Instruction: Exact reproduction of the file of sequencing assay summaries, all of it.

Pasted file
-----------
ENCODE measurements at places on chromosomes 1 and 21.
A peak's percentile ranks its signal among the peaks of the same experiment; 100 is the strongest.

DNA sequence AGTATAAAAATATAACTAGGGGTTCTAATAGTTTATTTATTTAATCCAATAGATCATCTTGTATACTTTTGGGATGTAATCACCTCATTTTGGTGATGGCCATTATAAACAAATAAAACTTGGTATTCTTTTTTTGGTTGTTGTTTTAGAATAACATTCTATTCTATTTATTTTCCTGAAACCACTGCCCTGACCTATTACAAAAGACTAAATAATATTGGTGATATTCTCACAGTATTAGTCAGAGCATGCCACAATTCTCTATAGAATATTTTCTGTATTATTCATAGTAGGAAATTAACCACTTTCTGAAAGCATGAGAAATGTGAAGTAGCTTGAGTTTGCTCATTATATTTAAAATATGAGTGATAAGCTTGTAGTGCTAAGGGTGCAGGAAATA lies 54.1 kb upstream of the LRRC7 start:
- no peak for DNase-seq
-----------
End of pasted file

ENCODE measurements at places on chromosomes 1 and 21.
A peak's percentile ranks its signal among the peaks of the same experiment; 100 is the strongest.

DNA sequence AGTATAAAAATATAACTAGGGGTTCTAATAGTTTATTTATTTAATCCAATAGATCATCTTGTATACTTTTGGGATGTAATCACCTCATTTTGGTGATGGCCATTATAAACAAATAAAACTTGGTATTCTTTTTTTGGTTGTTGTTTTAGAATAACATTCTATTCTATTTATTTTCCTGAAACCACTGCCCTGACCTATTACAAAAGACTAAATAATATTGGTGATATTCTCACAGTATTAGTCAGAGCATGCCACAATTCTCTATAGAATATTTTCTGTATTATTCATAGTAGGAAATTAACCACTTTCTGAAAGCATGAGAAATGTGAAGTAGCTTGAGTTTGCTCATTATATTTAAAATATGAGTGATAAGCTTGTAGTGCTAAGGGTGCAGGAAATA lies 54.1 kb upstream of the LRRC7 start:
- no peak for DNase-seq